It is every young writer’s dream to move up in the world, and maybe become a news editor or sub-editor. I realised this dream at the ripe age of 23 – and, with hindsight, was possibly not ready for it.
Journalism is very different to just about any other profession, except in one respect. There is a belief that if you are good at your job – which is writing – then you will become a good something else, which inevitably means ‘manager’.
And that was the thing that struck me first about becoming a news editor. No longer could I be one of the guys, because suddenly I had to manage everyone else.
Now writers are notoriously disorganised and can hardly manage themselves, let alone anybody else. Yet here I was expected to manage people, many of them older than me, without receiving any management training.
I had to sit on everybody and make sure that they meet their deadlines but, more importantly, make sure that they produced copy that would make the paper stand out from the rest. I had to become pedantic about commas and full stops and always look for an original angle for all the stories produced by the writers and reporters.
I also had to know what was in all the other papers, because quite often reporters would try to sell stories that they had seen in other papers as their own.
The worst thing about being a news editor is that you don’t write yourself anymore but end up rewriting everyone else’s copy. After a few months, I longed to be sent back into the field to practise my first love: writing.
In many respects, I felt like a policeman who checked everyone’s copy for mistakes, legal issues and missing angles. I saw the sloppiness of many of my colleagues and often had to throw stories back at reporters because they were inadequate.
But more than anything else, I realised that the role of a news editor is to understand the market that your newspaper is targeting. You need to understand your reader, his or her interests and know in what kind of content s/he would be interested.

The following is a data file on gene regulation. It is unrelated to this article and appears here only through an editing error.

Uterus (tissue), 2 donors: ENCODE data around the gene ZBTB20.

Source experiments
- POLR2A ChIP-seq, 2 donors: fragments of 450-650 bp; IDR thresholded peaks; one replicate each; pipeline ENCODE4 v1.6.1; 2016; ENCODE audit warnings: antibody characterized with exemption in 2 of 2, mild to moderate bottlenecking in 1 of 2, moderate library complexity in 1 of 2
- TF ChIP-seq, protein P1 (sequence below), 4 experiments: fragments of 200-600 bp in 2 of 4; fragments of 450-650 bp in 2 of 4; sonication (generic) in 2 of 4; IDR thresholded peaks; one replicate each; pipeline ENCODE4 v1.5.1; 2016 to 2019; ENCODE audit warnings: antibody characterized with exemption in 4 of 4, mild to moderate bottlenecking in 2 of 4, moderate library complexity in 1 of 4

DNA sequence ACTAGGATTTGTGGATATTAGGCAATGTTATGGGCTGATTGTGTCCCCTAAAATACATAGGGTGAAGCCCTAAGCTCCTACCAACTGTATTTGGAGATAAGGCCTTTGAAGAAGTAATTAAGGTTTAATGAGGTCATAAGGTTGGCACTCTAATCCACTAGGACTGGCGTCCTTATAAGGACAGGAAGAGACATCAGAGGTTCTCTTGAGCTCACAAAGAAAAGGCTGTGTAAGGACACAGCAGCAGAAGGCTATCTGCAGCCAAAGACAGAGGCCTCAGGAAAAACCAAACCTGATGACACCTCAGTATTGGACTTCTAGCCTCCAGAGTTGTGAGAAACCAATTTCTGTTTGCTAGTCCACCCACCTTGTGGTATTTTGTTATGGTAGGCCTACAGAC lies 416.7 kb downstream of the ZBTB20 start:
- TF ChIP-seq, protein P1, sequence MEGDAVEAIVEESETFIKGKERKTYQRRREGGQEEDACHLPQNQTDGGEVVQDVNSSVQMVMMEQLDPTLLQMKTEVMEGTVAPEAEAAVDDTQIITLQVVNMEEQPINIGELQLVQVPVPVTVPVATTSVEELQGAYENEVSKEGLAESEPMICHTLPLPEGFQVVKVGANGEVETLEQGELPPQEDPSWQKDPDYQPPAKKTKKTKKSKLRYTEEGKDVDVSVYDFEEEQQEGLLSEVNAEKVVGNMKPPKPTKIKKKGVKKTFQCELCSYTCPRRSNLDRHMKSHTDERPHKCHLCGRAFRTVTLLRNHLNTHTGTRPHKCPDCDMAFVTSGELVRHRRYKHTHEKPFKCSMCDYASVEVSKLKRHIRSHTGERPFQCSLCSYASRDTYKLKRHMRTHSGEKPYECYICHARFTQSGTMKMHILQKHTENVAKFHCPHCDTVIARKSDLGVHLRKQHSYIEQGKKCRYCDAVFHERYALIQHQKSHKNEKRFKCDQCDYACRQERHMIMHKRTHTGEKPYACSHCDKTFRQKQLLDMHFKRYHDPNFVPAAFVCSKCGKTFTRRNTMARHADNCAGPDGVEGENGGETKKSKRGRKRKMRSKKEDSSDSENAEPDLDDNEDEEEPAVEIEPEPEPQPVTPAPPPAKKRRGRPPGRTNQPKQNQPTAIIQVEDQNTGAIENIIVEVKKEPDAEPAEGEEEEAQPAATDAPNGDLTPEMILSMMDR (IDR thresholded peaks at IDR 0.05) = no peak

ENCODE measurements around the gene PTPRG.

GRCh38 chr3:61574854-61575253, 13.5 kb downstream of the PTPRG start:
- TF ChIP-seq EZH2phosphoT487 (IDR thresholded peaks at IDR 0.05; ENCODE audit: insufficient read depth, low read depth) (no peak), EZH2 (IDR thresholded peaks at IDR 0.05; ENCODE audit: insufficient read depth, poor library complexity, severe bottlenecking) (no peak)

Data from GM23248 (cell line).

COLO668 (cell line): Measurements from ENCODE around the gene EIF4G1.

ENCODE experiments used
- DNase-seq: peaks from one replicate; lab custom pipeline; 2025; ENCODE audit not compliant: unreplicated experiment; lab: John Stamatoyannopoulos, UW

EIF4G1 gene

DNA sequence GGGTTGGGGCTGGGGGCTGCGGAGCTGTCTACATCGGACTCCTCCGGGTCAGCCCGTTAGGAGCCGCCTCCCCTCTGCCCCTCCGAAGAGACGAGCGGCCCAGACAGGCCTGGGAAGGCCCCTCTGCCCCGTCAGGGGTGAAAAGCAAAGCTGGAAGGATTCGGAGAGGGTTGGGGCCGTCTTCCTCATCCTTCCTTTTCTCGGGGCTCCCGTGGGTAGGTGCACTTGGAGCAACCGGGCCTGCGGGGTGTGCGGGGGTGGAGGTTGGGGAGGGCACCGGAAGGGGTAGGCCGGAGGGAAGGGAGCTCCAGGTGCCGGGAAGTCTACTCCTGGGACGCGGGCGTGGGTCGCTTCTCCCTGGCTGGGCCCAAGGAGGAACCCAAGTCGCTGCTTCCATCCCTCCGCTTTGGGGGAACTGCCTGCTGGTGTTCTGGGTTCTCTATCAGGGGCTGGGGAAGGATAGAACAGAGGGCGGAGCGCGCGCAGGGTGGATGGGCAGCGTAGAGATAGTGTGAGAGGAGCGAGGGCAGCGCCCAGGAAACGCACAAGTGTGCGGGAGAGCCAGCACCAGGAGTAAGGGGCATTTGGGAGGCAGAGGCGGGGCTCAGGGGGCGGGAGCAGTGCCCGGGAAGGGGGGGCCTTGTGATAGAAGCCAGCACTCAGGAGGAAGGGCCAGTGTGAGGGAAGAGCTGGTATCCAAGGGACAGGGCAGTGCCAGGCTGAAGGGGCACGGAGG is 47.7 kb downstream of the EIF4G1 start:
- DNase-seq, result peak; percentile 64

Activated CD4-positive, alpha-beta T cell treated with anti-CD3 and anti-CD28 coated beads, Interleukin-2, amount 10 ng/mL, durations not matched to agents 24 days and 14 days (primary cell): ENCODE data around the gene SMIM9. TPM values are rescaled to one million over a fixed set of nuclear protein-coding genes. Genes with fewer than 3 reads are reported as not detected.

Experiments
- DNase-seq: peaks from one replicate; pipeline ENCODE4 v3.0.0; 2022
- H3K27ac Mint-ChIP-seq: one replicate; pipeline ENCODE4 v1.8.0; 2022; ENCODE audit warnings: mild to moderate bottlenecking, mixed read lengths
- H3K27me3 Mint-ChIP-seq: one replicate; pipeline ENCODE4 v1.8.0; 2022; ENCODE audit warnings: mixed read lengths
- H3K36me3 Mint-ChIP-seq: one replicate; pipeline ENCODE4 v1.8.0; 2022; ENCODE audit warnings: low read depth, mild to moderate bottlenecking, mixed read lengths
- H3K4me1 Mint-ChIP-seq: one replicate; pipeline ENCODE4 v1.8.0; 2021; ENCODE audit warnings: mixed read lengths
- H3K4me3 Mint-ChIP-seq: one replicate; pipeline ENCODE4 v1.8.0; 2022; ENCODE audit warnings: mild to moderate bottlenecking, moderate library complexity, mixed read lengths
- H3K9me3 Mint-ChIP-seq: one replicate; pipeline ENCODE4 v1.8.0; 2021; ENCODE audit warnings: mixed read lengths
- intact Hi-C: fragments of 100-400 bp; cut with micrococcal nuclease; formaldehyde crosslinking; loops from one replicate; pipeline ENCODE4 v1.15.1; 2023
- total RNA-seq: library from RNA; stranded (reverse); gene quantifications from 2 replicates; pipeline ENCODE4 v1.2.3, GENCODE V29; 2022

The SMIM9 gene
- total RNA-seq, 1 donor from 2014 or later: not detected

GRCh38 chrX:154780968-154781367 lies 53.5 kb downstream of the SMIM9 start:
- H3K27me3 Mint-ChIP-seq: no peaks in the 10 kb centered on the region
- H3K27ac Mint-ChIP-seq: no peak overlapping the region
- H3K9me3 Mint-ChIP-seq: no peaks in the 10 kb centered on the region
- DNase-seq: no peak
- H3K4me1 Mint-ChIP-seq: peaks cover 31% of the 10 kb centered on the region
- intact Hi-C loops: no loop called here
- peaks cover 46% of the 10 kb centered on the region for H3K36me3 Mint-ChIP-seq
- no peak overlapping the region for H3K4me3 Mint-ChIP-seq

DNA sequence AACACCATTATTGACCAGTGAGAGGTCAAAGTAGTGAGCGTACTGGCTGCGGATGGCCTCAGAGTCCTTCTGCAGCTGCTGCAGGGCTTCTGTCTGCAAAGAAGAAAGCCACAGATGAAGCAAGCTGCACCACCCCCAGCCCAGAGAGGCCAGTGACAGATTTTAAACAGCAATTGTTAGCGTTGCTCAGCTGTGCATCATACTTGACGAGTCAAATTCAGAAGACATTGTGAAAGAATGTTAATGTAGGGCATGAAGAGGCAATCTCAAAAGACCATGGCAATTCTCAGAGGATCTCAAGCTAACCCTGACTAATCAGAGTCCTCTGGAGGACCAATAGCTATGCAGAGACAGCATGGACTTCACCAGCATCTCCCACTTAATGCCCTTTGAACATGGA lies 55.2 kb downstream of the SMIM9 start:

You need to know instinctively which stories will sell and which won’t. Often when you rewrite a reporter’s copy, you need to have a headline in mind; one that will catch your reader’s attention and persuade him or her to fork out a few rand to buy your paper.
One of the worst things is to wake up in the morning and discover that your main headline is the same as another paper’s. Part of the role of a news editor is to make sure that the paper has a distinguishing feature on its front page every day.
News editors are the workhorses of the industry, but they need to work cleverly and with an understanding of the market that is much greater than anyone else, except possibly the editor.
With hindsight, I should probably not have taken up a news editor role at such a young age, but often when you are confronted with the possibility of earning a few more rands, you grab it.
But the amazing thing is that I enjoyed my new role and grew into it over the years. Now that I have been in industry for what seems like an eternity, and have achieved a lot more than being a news editor, I enjoy nothing more than going back to my writing roots. However, having been on the other side of the fence, so to speak, I hope that I have become a much better writer in the process. Part of this is because I now make greater effort to understand my reader.
(Ryland Fisher is a former editor of the Cape Times and The New Age. He will be presenting a course on Strategic Thinking for Newsroom Leaders at the Institute for the Advancement of Journalism in September. Follow him on Twitter @rylandfisher)
Image: Wikimedia Creative Commons